Merge (reason: none given)
Managed code is a differentiation coined by Microsoft to identify computer program code that requires and will only execute under the "management" of a Common Language Runtime virtual machine (resulting in Bytecode).
This disambiguation is prevalent and only relevant when developing applications that interact with the .NET Framework or other Common Language Runtime implementations, like Mono. Since some of the classic programming languages have been ported into the Common Language Runtime, the differentiation is needed to identify "managed" code, especially in a mixed setup. In this same context programmers also refer to code that doesn't depend on the Common Language Runtime as unmanaged.
Microsoft's Visual C++ development environment can produce both managed code (running under the .NET Common Language Runtime) or compiled binaries, running directly on the Windows platform with the help of its C Runtime Library..
Benefits of using managed code include programmer convenience (by increasing the level of abstraction, creating smaller models) and enhanced security guarantees, depending on the platform (including the VM implementation). There are many historical examples of code running on virtual machines, such as UCSD Pascal utilizing p-code. Java popularized this approach with its bytecode executed by the Java Virtual Machine.
Another source of confusion was created when Microsoft started connecting the .NET Framework with C++, and the selection on how to name the Managed Extensions for C++, it was first named Managed C++ and then renamed to C++/CLI. Bjarne Stroustrup, creator of the C++ programming language and member of the C++ standards committee even commented on this issue, "On the difficult and controversial question of what the CLI binding/extensions to C++ is to be called, I prefer C++/CLI as a shorthand for "The CLI extensions to ISO C++". Keeping C++ as part of the name reminds people what is the base language and will help keep C++ a proper subset of C++ with the C++/CLI extensions."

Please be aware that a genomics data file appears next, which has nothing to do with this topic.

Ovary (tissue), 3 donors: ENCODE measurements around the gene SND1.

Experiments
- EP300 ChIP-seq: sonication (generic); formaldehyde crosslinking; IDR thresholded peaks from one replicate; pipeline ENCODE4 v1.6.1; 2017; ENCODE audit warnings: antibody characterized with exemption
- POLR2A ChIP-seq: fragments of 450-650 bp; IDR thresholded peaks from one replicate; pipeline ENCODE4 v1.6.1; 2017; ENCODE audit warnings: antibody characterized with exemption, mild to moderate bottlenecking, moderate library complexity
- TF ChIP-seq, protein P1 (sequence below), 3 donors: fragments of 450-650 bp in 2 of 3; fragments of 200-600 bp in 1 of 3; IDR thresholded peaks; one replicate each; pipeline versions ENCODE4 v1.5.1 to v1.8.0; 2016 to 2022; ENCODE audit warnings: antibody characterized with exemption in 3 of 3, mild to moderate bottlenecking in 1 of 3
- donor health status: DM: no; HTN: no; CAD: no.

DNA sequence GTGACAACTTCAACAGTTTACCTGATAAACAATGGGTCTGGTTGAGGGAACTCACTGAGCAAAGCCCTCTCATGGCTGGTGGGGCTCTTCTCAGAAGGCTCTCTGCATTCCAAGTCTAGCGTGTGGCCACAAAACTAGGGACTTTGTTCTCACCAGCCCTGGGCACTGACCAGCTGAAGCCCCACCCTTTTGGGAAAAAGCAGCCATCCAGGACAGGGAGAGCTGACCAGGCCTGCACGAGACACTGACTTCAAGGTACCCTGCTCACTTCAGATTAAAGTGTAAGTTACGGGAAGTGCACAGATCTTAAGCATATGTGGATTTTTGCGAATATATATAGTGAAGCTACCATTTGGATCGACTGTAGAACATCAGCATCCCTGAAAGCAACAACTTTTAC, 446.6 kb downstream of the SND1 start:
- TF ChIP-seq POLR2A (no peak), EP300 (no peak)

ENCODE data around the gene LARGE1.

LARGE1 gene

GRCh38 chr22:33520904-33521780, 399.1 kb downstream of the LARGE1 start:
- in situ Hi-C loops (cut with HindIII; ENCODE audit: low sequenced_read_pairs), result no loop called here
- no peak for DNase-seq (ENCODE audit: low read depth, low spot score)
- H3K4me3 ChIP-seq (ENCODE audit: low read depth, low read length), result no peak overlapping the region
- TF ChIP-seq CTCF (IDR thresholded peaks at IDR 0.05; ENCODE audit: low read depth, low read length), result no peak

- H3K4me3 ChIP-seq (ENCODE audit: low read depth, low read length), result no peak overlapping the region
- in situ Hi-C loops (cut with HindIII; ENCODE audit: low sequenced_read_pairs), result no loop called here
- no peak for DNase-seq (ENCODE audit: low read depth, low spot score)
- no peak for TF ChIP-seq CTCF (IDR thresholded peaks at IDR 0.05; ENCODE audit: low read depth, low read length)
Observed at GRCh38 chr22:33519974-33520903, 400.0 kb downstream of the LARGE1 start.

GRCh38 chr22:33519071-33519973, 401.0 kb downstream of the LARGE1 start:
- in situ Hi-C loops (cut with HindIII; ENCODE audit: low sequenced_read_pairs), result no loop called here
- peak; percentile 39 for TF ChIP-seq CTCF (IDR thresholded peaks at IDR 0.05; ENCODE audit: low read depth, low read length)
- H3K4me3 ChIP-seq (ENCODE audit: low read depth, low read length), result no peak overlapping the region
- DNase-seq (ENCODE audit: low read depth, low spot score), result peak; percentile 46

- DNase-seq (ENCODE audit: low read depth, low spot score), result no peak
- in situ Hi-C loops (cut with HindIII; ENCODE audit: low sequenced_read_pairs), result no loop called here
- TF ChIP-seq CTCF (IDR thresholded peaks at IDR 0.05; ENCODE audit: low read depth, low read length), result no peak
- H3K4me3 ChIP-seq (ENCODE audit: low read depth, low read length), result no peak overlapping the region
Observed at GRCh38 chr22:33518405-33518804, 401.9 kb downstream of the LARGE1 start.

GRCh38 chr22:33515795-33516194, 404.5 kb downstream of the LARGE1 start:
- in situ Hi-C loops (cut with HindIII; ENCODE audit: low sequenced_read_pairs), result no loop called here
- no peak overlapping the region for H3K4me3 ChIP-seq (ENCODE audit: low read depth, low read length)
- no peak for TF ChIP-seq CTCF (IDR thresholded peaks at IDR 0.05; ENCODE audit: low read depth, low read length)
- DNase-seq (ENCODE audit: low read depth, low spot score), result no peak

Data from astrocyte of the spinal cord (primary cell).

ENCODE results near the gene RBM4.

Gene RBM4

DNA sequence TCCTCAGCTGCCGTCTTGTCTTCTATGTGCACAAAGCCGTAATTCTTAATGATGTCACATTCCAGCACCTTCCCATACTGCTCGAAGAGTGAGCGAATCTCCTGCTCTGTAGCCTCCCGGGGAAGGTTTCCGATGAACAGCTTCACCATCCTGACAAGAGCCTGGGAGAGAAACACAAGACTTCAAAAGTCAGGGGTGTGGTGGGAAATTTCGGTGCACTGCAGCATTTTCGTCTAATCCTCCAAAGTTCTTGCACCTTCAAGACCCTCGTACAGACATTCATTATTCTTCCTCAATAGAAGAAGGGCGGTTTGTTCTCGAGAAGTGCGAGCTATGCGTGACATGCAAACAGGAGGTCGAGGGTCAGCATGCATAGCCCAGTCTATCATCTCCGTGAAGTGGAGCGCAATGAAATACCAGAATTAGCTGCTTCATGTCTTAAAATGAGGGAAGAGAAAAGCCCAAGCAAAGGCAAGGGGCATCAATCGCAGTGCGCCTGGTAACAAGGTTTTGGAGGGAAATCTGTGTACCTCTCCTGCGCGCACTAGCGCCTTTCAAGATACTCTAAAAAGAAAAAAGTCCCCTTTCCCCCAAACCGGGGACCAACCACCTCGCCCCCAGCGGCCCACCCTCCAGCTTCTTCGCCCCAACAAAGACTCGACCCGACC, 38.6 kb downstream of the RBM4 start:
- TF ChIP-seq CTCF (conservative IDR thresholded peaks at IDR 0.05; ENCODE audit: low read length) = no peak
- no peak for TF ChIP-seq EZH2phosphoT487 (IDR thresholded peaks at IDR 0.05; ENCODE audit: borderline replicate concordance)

- ↑ Gregory, Kate (2003-04-28). "Managed, Unmanaged, Native: What Kind of Code Is This?". http://www.developer.com/net/cplus/article.php/2197621. Retrieved 2009-04-22.
- ↑ Stroustrup, Bjarne (2009-06-29). "Bjarne Stroustrup's FAQ: What do you think of C++/CLI?". http://www2.research.att.com/~bs/bs_faq.html#CppCLI. Retrieved 2009-06-29.